Today's game cameras feature so many innovations that buying one can seem overwhelming. Which camera should you go with? Which features are necessary and which are not? This guide will run through the various functions of game cameras and key points to consider when purchasing one. The good news is there are trail cams available for just about every budget.
The Trail Camera Picture Quality
Today’s world is so filled with high-quality photography and videography that we are trained to expect it. HD has become the norm, and affordable DSLR cameras have made it easy for consumers to take high-quality, high-pixel images.
Tip: A digital single-lens reflex camera is a digital camera that combines the optics and the mechanisms of a single-lens reflex camera with a digital imaging sensor. The reflex design scheme is the primary difference between a DSLR and other digital cameras. Wikipedia
What makes a high-quality photo? Many photographers agree the basic components of a good picture are clarity, contrast and resolution. Based on those components, the things that contribute to good pictures are lens quality and megapixel count.
A trail camera that takes in a lot of data and information — megapixels (MP) — is only as good as the lens it uses. That’s why we recommend looking at sample pictures from the cameras you are interested in buying. Many times you can visit the manufacturer’s website to see samples.
Tip: The Cabela's Outfitter Gen 2 White Flash Game Camera uses a 40-LED, white flash that illuminates nighttime targets out to 100' for fine detailed shots with user adjustable 5MP, 8MP to 18MP resolution.
So, how do you decide which camera to select for quality pictures? It comes down to your preferences. Do you want to see the eyelashes on a deer as it walks by your camera? Or are you primarily interested in seeing the general point count on a buck. When it comes to picture quality, you typically get what you pay for.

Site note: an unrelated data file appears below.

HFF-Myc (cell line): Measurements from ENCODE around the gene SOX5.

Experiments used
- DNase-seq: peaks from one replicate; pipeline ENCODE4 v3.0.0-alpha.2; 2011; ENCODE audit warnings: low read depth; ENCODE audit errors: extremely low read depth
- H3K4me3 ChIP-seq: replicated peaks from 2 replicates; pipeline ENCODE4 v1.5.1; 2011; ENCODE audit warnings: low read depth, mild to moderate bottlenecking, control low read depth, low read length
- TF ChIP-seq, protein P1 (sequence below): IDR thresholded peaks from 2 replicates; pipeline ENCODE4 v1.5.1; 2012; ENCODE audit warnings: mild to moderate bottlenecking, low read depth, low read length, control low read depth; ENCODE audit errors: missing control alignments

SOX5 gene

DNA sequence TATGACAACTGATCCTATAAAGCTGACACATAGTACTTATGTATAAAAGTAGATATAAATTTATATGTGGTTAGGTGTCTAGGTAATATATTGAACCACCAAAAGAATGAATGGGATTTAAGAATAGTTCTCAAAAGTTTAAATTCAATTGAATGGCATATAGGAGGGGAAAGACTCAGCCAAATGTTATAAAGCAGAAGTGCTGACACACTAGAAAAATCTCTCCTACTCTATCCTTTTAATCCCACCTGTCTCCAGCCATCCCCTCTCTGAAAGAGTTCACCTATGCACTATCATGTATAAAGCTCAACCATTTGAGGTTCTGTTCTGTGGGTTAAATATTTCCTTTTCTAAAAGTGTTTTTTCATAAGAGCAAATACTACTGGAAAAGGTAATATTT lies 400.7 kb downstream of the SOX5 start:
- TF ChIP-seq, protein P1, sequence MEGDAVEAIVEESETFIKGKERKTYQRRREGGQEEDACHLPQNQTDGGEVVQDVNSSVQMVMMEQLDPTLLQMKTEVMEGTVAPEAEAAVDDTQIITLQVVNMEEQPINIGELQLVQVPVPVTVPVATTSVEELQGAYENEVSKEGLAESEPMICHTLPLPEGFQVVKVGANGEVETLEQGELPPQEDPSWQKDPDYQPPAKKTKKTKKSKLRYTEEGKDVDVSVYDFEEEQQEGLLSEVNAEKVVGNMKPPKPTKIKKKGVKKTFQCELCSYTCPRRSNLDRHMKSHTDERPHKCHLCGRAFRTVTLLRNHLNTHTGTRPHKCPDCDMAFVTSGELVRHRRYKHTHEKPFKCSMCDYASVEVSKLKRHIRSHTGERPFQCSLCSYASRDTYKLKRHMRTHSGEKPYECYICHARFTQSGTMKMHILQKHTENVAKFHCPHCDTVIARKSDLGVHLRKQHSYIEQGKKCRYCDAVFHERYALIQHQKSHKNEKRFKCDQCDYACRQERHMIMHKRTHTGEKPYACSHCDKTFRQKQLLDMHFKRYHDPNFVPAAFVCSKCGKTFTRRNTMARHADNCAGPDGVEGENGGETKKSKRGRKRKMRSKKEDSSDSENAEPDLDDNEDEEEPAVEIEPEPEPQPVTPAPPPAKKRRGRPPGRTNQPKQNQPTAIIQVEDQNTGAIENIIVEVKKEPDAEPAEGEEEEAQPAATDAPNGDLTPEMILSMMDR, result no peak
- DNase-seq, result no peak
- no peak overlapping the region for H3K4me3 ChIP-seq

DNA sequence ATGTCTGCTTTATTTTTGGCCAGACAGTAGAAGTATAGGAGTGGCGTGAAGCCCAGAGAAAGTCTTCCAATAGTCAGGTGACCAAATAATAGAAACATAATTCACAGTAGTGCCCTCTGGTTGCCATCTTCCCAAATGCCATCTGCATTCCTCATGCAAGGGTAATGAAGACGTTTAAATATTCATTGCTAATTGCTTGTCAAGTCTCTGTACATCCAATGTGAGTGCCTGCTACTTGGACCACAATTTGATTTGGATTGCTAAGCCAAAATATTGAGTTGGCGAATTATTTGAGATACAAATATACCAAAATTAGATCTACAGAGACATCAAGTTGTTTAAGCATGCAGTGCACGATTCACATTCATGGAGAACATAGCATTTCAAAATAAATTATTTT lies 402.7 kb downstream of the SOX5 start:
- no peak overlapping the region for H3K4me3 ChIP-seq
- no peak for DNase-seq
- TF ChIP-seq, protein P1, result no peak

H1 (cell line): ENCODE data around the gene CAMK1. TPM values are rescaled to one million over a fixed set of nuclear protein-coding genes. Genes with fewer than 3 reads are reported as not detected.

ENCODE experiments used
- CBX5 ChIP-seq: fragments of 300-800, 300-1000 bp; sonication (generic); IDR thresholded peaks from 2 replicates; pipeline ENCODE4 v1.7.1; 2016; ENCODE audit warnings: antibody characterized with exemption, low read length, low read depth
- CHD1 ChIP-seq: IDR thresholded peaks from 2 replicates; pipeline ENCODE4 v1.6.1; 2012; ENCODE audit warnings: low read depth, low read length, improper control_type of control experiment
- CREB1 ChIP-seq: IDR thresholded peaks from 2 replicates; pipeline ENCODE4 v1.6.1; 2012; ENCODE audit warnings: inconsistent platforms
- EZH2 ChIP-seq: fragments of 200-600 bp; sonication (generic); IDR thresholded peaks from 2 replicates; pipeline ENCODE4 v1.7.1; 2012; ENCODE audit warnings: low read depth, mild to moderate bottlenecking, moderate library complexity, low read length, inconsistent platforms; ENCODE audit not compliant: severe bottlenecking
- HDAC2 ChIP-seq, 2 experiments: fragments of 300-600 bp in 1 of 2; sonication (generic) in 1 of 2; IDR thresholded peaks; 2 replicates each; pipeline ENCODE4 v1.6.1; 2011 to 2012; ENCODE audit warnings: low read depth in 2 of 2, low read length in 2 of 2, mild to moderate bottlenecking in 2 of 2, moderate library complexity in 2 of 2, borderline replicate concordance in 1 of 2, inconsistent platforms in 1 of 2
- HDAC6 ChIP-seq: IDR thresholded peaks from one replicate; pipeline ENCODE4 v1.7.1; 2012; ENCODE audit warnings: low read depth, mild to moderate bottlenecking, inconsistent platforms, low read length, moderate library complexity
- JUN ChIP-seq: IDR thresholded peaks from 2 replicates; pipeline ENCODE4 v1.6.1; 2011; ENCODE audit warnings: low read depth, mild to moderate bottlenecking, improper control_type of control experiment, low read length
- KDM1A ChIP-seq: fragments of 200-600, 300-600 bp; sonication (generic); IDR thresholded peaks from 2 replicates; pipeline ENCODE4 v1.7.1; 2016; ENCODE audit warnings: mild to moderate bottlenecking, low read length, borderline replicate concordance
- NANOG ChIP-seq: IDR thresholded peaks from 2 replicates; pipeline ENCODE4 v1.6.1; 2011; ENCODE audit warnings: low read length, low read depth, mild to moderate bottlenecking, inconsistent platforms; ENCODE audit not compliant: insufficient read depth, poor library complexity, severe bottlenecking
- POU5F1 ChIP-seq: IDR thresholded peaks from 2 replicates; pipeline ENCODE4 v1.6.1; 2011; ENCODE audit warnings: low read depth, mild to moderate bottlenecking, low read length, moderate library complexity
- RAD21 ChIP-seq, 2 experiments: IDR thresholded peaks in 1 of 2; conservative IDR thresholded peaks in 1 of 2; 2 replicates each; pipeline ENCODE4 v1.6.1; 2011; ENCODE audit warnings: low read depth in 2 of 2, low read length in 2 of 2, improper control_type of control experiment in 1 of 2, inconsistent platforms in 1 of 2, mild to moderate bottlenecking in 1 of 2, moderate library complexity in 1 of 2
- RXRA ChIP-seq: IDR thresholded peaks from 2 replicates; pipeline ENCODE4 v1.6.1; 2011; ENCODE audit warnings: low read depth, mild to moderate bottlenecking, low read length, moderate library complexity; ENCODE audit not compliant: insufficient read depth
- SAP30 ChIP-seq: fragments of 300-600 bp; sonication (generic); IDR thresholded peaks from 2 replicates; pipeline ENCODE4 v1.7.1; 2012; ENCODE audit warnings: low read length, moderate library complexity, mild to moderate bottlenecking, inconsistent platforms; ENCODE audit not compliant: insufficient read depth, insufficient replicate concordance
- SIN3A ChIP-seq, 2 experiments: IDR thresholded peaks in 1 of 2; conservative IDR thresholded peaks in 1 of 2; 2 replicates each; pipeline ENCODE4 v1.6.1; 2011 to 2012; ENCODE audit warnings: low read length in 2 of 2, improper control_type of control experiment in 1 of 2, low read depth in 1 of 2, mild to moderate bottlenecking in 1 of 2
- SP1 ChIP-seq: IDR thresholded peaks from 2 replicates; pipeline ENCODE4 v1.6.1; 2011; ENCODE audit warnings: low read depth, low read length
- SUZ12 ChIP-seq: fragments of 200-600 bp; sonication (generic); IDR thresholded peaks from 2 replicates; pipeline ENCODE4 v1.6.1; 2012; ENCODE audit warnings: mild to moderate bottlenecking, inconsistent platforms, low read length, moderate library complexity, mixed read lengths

Game Camera Flash Type
While a regular flash isn't common on most trail cameras anymore, it is still available on less expensive game cameras. However, the most common flash type found in today's trail cameras is infrared.
Tip: The Cabela's Black Flash trail camera combo boasts a lightning-fast .7-second trigger speed with a 3-second recovery, snapping 20MP images and 720p videos to help you plan your next hunt, or just snap photos of your favorite wildlife. This trail camera utilizes an infrared flash and 40 LEDs to illuminate nighttime photos and videos. All this functionality without startling wildlife out to an impressive 75 feet!
Infrared is much different than the common flash we think of — it isn't a burst of visible light but rather a wavelength outside the visible parameters. An infrared flash prevents game from seeing the flash, making it less likely the camera will spook the animal. In addition, it is less likely that unwanted guests will see the camera, reducing the chance it will be stolen. Most of today’s trail cams today feature infrared flash, in addition to taking high-resolution photographs and HD video with audio.
Newer game cameras, such as the Bushnell Trophy Cam, have an infrared flash and captures video and audio.
The Game Camera's Battery Life or Go Solar